We should expect results (read: jobs) when we devote scarce resources (read: taxpayer’s money). But growing an industry or a sector doesn’t happen overnight, it doesn’t happen in a month, and it doesn’t even happen in two years. It will require a significant and continued effort to build the industries that drive the domestic economy of the 21st century.

But the thirst for instant gratification seems to have eclipsed any chance at perspective and has ignored the significant success of down payments on building this 21st century economy.. Our efforts to claw out of the Great Recession produced three major federal policy efforts: TARP, assistance to the auto industry, and the Recovery Act. All three of these efforts — like them or not — were implemented well over two years ago. Yet after their implementation, most especially the Recovery Act, the conventional wisdom focused on immediate returns rather than the larger picture of what was really digging us out of the recessionary hole.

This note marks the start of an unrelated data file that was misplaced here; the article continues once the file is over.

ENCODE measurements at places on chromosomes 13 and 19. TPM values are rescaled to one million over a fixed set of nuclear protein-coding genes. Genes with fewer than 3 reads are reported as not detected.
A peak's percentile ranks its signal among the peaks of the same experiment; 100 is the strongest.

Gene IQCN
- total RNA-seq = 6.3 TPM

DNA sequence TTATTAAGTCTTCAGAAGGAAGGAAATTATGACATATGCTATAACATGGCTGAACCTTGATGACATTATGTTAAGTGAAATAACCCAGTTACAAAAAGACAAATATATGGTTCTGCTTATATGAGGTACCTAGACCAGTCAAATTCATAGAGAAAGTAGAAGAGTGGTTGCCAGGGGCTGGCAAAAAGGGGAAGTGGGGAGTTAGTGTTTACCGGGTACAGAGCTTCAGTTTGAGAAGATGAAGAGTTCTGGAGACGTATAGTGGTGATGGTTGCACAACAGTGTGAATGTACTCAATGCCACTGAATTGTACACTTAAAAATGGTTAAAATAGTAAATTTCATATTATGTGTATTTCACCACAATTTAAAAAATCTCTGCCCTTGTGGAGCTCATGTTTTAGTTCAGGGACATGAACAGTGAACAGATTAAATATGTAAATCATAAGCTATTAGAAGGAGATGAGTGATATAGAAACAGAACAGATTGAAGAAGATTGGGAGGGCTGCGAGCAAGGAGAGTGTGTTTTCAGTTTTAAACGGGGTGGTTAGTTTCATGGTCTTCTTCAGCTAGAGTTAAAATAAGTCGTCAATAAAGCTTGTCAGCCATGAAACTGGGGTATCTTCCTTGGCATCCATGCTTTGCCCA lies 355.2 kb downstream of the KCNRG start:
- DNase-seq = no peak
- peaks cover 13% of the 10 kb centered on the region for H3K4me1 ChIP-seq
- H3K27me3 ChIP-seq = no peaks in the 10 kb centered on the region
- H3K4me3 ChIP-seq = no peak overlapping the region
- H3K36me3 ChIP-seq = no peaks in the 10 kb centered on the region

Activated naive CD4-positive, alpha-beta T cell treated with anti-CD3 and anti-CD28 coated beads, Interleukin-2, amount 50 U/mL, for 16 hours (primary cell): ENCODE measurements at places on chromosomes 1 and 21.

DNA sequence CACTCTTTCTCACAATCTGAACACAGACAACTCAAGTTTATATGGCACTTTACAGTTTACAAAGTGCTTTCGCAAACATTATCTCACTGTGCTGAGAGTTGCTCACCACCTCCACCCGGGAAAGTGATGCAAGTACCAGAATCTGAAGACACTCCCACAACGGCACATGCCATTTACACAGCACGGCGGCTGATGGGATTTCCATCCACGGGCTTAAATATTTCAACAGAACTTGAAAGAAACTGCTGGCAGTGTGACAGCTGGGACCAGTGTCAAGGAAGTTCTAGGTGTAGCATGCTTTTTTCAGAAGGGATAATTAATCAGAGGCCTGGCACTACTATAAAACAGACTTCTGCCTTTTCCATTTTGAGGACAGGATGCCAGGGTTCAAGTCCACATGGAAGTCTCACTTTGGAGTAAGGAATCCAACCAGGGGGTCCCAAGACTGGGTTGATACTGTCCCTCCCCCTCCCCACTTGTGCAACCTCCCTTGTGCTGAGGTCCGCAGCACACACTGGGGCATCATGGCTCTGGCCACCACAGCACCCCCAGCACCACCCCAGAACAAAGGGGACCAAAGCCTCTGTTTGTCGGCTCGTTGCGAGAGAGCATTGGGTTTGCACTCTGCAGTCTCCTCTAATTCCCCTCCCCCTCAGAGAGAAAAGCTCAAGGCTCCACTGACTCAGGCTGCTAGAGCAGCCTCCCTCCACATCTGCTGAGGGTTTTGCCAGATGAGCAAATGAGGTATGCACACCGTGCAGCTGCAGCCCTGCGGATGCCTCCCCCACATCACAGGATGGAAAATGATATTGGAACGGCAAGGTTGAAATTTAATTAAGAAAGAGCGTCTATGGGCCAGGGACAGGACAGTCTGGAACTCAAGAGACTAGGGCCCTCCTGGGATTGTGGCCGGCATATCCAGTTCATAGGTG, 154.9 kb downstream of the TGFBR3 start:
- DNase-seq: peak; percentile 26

Helping the auto industry was an incredible success. (By the way, all those jobs building advanced vehicles and batteries for our revamped and prosperous domestic auto industry are green jobs.) The Recovery Act created or savedmillions of jobs, preventing us from sliding into a worse recession or perhaps a depression and at least shifting the unemployment curve back in the right direction. Yet because we did not have our instant gratification of plummeting unemployment rates, the discourse shifted — perilously to immediate deficit reduction — and the efforts were labeled asfailures.